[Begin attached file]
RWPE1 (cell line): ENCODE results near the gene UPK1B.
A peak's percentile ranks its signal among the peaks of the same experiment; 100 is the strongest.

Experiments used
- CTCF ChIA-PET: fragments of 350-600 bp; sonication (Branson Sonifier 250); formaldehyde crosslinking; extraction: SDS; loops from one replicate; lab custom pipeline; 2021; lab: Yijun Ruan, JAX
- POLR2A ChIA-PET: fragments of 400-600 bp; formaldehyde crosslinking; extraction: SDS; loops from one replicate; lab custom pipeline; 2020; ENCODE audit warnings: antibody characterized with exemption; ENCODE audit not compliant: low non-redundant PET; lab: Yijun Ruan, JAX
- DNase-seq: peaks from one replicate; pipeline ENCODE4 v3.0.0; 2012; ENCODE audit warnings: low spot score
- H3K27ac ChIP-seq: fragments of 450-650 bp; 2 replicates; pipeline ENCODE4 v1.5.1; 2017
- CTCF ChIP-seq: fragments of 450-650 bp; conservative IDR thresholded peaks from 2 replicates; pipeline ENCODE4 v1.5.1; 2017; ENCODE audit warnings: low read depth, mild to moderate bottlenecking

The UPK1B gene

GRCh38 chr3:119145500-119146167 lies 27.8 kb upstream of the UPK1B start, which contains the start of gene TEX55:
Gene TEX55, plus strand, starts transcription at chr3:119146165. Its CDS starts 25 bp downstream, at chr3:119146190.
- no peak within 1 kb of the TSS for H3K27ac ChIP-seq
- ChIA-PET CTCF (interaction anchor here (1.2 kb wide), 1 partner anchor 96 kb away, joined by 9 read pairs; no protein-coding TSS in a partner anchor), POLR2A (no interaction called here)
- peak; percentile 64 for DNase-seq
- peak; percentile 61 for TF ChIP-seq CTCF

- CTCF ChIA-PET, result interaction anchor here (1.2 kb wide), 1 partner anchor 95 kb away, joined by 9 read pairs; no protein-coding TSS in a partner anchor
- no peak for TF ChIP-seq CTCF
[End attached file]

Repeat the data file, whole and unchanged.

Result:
RWPE1 (cell line): ENCODE results near the gene UPK1B.
A peak's percentile ranks its signal among the peaks of the same experiment; 100 is the strongest.

Experiments used
- CTCF ChIA-PET: fragments of 350-600 bp; sonication (Branson Sonifier 250); formaldehyde crosslinking; extraction: SDS; loops from one replicate; lab custom pipeline; 2021; lab: Yijun Ruan, JAX
- POLR2A ChIA-PET: fragments of 400-600 bp; formaldehyde crosslinking; extraction: SDS; loops from one replicate; lab custom pipeline; 2020; ENCODE audit warnings: antibody characterized with exemption; ENCODE audit not compliant: low non-redundant PET; lab: Yijun Ruan, JAX
- DNase-seq: peaks from one replicate; pipeline ENCODE4 v3.0.0; 2012; ENCODE audit warnings: low spot score
- H3K27ac ChIP-seq: fragments of 450-650 bp; 2 replicates; pipeline ENCODE4 v1.5.1; 2017
- CTCF ChIP-seq: fragments of 450-650 bp; conservative IDR thresholded peaks from 2 replicates; pipeline ENCODE4 v1.5.1; 2017; ENCODE audit warnings: low read depth, mild to moderate bottlenecking

The UPK1B gene

GRCh38 chr3:119145500-119146167 lies 27.8 kb upstream of the UPK1B start, which contains the start of gene TEX55:
Gene TEX55, plus strand, starts transcription at chr3:119146165. Its CDS starts 25 bp downstream, at chr3:119146190.
- no peak within 1 kb of the TSS for H3K27ac ChIP-seq
- ChIA-PET CTCF (interaction anchor here (1.2 kb wide), 1 partner anchor 96 kb away, joined by 9 read pairs; no protein-coding TSS in a partner anchor), POLR2A (no interaction called here)
- peak; percentile 64 for DNase-seq
- peak; percentile 61 for TF ChIP-seq CTCF

- CTCF ChIA-PET, result interaction anchor here (1.2 kb wide), 1 partner anchor 95 kb away, joined by 9 read pairs; no protein-coding TSS in a partner anchor
- no peak for TF ChIP-seq CTCF